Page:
County radio system plans moving ahead
Morgan County will purchase UHF 450 megahertz mobile and portable radios for communicating on the state interoperability system with two Homeland Security grants totaling $461,926.
The county was recently awarded $251,395 from the State Homeland Security Program grant and $210,531 from the Law Enforcement Terrorism Prevention Program grant, said Emergency Services Director Dave Michael.
Michael gave a presentation at the October 19 Morgan County Commission meeting about the West Virginia Interoperable Radio Project and the county's implementation of the new 450 megahertz radio system.
Radios will be purchased for the Morgan County Sheriff's Department, Town of Bath Police, emergency medical services, fire departments and emergency management personnel at the 911 center, he said. The radios are for use at all times, said Michael.
The radios will allow better communications with surrounding counties if a widespread disaster or a mass migration from the capitol region would occur, said Michael.
The state allocated $1,725,260 for four new towers for regional coverage—at Cacapon High Point and Bald Hill in Hampshire County, at Pinnacle in Mineral County and Charlie's Knob in Grant County. The funding also includes repeater radio equipment, site buildings, grounding and other costs as well as $471,000 in Homeland Security grants to Hampshire County.
Berkeley County has implemented the use of the state interoperability system for all county operations, he said. Jefferson County will begin full use by spring 2008 and Washington County will start full use in 2008, said Michael.
"We don't want to be an island in the middle," said Michael.
Although they aren't on the state interoperability system, channels for communicating with Washington County could be programmed in, he said.
Allegany County is going to UHF communications, but it may be an analog system and not a digital trunked P25 system, he said. Frederick County will remain on VHF high-band for the foreseeable future, said Michael. Morgan County fire departments just bought VHF radios.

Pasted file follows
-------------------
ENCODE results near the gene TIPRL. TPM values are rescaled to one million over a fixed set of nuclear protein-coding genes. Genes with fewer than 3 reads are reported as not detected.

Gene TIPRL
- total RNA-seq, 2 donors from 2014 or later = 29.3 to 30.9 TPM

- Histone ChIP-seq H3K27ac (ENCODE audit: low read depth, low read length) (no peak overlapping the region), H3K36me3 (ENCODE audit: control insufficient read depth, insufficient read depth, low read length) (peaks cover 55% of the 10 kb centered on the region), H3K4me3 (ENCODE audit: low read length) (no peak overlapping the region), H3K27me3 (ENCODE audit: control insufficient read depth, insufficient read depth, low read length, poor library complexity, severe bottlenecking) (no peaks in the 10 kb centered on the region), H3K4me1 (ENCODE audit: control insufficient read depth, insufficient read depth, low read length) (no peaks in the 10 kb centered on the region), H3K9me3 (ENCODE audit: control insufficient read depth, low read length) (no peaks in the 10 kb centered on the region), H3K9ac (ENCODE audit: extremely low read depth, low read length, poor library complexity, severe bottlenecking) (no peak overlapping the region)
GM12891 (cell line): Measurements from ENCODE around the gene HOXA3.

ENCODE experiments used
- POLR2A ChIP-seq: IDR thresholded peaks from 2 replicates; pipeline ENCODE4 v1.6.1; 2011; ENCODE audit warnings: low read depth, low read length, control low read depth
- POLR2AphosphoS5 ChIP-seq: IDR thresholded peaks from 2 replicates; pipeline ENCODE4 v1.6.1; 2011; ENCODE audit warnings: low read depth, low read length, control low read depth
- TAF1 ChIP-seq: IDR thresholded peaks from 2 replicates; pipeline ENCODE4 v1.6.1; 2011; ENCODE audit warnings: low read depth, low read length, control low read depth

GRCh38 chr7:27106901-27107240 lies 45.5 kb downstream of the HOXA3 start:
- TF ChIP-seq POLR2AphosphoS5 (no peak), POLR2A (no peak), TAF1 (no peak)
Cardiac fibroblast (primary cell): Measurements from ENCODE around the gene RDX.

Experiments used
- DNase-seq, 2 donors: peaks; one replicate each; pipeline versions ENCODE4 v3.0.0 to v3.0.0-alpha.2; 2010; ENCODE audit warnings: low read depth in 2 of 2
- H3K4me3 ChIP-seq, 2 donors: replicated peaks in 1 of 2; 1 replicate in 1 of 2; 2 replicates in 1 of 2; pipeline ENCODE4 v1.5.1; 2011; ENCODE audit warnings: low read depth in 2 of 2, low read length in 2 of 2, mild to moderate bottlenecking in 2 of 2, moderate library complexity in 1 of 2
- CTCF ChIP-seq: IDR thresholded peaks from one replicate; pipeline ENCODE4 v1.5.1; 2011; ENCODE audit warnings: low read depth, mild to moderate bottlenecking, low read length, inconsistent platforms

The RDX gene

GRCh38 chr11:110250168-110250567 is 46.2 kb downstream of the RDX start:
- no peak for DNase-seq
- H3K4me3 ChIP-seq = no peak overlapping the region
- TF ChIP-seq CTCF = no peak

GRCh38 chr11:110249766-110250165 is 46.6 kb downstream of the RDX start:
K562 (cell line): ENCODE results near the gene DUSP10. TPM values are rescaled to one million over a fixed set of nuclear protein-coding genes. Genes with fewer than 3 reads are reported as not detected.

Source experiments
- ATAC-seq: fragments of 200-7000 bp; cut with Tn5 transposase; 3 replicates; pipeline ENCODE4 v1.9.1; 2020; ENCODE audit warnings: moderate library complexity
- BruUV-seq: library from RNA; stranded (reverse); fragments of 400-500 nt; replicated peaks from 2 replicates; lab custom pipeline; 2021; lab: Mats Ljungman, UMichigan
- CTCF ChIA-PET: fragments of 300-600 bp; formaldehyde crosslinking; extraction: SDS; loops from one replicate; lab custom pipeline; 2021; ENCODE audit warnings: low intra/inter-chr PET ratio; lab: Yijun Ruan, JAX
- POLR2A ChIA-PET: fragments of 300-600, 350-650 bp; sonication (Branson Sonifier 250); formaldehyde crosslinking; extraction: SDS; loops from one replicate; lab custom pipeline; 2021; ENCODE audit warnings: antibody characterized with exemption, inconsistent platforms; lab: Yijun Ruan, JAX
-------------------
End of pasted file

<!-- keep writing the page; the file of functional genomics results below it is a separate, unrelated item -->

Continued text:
System connects all radio types
A flux capacitor will join all radios to the new UHF digital network. Other technology can join all types of radios, telephones, cell phones, computers, voice-over-IP, or control radio systems via the internet. Interoperable interconnect devices connect low-band, 220 megahertz, VHF high-band, UHF, 700 megahertz and 800 megahertz radios, said Michael.
The new Internet Protocol digital equipment would allow Morgan County and Hampshire County to be hot-standby centers for each other. The emergency services center could be evacuated and operated remotely, he said.
The radios will have digital signals and multiple users on the same frequency but on different channels. A maximum of 60 subscriber units will be permitted per channel at a time, with six channels per site at most sites. Some three new repeater channels are also needed at the War Memorial Hospital 911 tower, said Michael.
Some improvement in portable coverage
The system is not being designed for portable coverage, said Michael. Portables will work better than before, but there won't be perfect coverage, he said. Adding remote receivers later to boost portable coverage may be possible.
The Federal Communications Commission (FCC) is mandating that radio channel bandwidth shrink from 25 kilohertz to 12.5 kilohertz now, with it becoming 6.25 kilohertz in the future. There is a 2013 deadline to eliminate all non-compliant radios, he said.
They plan to phase out current 800 megahertz and non-compliant high band radios by the deadline, aid Michael. The school system will continue to use 800 megahertz radios, he said. The 800 megahertz equipment is getting quite old, he said.
The system keeps a master log of who is using the radios at any time. They have command control over the radios to shut them down if misused. The new radios can also tell users if they are within range of a tower and how much signal strength they have. They will also have a longer battery life, said Michael.
There will be talk groups for fire, police and emergency services dispatch, local government agencies and non-emergency events like the Apple Butter Festival as well as private, fire, law enforcement and tactical channels. Talk-around channels are used at incident scenes, said Michael.
Need money for more portables
The Homeland Security grants will not fund 450 megahertz portables for the volunteer fire departments or emergency medical services. Two state repeaters with a microwave link hooked to Cacapon High Point would run $200,000 to $300,000.The total cost for the whole system with mobile and portable units is about $810,000, said Michael.
Michael said that he will apply for a Public Safety Interoperable Communications grant for the remaining $378,074.
Michael will bid out for the new radio system purchase and installation between mid-November and November 30. He hopes to have the new radios in place over the winter.
Michael felt the state has recognized the importance of the Eastern Panhandle in emergency services response with the allocations.